Occupational Health of Day Laborers

Published on
February 23, 2013

I am honored to be participating in the 2013 California Endowment Health Journalism Fellowship. I am also looking forward to spending time in LA. Mexicans say that you do not know Mexico until you go to LA.

For my project I will produce three related feature radio reports on the occupational health of day labor workers. I will initially focus on local issues in the Puget Sound metropolitan area. While I am interested in reporting data collected by institutions and federal, state and local government agencies, my goal is to humanize the health problems day laborers face. Whenever possible, I will collect first hand information related by the workers themselves and take advantage of the intimate story telling that distinguishes radio as a medium to convey information.

The main angle of the story is to report on the incidence of work related accidents that result in permanent or chronic health conditions of the workers, their experience when they access the medical services available to them, if any, and how they face the reduced or lost income resulting from their injuries.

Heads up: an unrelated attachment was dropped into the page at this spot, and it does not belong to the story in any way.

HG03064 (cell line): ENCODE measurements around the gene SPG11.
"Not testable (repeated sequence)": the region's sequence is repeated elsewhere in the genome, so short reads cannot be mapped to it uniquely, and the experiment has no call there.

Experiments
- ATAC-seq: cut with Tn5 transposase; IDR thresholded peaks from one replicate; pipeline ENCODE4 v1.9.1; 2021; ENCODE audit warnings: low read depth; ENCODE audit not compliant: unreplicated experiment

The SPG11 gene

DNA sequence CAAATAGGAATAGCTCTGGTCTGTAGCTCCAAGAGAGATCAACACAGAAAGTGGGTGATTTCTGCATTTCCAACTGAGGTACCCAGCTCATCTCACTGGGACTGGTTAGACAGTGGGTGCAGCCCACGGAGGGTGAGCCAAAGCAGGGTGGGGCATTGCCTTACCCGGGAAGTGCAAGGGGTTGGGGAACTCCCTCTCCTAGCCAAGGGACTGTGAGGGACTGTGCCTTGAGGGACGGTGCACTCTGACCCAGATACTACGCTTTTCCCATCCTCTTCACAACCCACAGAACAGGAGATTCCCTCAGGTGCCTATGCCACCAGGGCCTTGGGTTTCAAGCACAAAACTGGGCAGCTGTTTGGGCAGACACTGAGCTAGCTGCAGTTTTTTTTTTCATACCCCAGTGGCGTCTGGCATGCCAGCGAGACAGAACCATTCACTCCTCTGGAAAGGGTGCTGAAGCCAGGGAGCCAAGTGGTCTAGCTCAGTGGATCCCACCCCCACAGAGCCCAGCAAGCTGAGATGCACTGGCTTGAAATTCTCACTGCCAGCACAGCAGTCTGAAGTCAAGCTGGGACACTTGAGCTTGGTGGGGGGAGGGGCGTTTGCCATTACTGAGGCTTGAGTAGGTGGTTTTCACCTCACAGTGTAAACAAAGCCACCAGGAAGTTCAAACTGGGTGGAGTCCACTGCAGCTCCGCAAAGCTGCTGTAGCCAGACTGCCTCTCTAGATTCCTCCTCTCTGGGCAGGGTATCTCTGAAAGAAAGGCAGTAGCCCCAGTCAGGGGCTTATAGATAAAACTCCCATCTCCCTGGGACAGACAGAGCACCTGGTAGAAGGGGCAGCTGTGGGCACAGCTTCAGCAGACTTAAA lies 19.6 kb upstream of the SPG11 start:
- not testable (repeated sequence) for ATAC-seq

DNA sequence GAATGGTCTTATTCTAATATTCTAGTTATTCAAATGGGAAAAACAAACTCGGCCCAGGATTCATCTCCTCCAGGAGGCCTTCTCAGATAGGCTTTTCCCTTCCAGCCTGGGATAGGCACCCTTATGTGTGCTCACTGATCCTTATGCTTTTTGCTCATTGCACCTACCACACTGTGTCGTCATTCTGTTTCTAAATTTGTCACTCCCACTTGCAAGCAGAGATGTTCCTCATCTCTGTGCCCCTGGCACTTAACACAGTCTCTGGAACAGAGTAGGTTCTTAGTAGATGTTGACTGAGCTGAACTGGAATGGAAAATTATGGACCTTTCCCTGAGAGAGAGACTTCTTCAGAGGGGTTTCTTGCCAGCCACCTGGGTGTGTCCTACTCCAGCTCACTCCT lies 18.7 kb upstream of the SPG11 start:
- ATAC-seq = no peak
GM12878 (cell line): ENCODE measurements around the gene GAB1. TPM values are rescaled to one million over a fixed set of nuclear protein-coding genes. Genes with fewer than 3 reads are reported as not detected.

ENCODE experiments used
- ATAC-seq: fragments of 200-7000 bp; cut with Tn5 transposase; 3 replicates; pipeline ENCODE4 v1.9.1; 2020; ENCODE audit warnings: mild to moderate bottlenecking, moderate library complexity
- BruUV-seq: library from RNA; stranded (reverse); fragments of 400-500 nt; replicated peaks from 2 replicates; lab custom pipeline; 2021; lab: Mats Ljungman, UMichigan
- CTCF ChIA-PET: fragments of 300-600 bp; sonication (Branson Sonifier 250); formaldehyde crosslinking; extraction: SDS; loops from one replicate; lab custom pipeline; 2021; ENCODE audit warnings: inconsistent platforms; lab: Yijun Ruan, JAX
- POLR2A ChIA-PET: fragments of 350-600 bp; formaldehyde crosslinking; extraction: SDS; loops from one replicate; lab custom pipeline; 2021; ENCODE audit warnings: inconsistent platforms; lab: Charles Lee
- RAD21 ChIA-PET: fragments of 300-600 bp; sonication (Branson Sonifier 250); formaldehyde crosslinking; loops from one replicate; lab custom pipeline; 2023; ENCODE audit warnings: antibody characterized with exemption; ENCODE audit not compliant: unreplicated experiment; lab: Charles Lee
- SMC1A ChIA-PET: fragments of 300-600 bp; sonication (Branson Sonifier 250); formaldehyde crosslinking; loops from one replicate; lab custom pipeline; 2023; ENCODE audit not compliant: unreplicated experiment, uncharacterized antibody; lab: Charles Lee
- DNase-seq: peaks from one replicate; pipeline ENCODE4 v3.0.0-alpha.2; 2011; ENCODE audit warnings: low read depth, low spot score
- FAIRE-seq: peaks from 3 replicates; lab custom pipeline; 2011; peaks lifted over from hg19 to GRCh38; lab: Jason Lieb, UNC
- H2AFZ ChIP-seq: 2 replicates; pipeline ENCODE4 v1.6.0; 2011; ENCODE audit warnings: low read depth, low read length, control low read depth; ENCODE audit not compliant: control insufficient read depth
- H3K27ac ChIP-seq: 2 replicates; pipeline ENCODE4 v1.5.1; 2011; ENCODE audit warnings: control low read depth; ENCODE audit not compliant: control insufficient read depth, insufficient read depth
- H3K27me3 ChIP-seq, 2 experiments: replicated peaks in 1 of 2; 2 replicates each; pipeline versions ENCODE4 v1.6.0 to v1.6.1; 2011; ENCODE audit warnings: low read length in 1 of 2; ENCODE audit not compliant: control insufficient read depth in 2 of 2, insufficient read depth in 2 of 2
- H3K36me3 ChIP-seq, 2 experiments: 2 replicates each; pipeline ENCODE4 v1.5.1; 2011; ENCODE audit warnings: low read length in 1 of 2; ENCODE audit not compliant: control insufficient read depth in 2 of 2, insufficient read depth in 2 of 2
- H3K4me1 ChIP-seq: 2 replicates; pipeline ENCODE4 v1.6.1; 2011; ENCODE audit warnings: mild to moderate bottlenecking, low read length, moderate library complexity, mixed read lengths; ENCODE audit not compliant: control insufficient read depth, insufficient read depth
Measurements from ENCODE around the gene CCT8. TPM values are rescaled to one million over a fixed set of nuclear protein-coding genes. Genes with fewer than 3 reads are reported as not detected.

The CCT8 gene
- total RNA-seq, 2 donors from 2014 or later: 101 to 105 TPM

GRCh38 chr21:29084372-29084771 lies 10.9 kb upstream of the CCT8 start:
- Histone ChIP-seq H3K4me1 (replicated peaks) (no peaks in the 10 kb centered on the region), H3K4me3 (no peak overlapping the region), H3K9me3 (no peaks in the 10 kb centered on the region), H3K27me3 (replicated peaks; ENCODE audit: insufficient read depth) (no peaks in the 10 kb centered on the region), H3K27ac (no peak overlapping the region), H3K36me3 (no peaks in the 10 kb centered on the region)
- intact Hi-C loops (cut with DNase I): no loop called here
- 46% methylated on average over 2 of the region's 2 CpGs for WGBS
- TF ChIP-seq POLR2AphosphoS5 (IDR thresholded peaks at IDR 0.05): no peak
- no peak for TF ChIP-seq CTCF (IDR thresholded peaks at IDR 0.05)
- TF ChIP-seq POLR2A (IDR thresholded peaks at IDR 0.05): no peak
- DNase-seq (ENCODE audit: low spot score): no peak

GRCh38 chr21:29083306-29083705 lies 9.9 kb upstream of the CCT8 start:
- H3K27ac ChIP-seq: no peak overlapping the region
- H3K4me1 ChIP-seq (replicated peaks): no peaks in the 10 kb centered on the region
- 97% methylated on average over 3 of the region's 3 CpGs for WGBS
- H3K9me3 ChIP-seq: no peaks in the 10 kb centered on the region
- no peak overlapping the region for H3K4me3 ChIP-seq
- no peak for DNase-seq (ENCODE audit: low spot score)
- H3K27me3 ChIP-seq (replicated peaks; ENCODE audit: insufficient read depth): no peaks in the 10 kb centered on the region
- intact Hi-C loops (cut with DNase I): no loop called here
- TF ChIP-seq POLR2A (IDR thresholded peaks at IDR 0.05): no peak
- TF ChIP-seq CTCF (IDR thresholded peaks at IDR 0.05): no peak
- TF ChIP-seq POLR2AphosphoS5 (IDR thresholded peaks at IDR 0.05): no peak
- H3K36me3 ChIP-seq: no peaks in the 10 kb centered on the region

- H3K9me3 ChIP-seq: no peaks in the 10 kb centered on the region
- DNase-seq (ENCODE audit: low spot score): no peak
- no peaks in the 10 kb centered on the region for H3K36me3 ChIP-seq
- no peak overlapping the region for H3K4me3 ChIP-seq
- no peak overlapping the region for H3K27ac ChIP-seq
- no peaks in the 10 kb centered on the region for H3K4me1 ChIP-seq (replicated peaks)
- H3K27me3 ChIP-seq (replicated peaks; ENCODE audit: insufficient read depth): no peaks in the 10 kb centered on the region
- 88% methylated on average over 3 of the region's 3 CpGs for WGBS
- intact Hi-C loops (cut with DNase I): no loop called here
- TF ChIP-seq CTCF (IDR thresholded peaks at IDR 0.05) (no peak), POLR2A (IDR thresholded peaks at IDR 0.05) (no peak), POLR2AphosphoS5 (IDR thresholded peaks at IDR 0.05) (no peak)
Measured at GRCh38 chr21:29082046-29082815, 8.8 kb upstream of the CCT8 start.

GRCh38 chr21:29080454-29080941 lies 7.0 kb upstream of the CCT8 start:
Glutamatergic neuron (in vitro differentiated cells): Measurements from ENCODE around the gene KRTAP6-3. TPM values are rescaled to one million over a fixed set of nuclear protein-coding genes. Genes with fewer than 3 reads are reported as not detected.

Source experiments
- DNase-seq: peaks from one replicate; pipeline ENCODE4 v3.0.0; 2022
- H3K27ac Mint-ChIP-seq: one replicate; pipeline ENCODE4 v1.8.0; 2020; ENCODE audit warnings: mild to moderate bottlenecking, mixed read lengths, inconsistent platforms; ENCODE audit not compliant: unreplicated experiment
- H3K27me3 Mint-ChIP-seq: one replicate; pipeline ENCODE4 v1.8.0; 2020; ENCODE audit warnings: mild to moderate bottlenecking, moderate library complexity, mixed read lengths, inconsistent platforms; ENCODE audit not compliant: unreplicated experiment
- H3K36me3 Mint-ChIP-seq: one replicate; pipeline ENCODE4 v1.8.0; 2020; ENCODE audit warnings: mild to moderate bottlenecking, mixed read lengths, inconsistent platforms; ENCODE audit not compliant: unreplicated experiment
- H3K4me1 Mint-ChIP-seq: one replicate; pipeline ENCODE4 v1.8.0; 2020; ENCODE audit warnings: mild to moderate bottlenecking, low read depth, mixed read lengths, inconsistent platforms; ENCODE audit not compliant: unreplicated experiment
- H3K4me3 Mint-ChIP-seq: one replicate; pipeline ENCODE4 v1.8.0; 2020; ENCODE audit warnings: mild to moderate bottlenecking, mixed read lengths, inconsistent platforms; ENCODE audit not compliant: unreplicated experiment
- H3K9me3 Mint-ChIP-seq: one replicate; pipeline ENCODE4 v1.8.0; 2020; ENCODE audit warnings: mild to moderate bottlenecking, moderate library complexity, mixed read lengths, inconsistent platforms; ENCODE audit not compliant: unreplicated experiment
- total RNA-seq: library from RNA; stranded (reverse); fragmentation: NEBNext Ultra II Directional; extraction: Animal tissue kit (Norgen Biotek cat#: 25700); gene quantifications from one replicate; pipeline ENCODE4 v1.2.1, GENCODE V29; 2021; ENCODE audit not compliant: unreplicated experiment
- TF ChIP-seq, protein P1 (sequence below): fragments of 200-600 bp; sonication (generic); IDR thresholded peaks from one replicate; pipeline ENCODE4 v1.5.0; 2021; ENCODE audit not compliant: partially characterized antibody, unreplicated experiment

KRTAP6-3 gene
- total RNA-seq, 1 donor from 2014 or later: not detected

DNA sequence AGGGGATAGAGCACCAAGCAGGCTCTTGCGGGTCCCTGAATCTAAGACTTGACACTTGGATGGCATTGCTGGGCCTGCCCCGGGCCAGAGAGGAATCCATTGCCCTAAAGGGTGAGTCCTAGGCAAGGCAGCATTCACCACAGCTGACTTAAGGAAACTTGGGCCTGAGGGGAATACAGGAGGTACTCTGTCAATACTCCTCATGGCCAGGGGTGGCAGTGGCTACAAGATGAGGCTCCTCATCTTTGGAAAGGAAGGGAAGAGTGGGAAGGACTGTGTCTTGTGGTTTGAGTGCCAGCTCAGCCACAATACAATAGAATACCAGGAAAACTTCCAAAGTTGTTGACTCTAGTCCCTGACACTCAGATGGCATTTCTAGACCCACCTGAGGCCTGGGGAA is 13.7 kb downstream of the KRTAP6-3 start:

Day laborers are informal, marginalized workers in high hazard industries with few legal protections. Day laborers constitute a population that is highly susceptible to abuse, with many people having limited employment options due to outsourcing, plant closures, discrimination in the workplace, and immigration status.

According to the United States National Day Labor Survey, the first scientific study of this sector, 75% of day laborers in the United States are undocumented immigrants. There is a constant fear of deportation, giving supervisors and employers a “certain means of control that can sustain exploitation” and intimidate “desperately poor workers into accepting many forms of abuse."

If appropriate and possible, I would like to compare data in California and other states with high concentration of immigrant day labor workers.

Image by David Jones via Flickr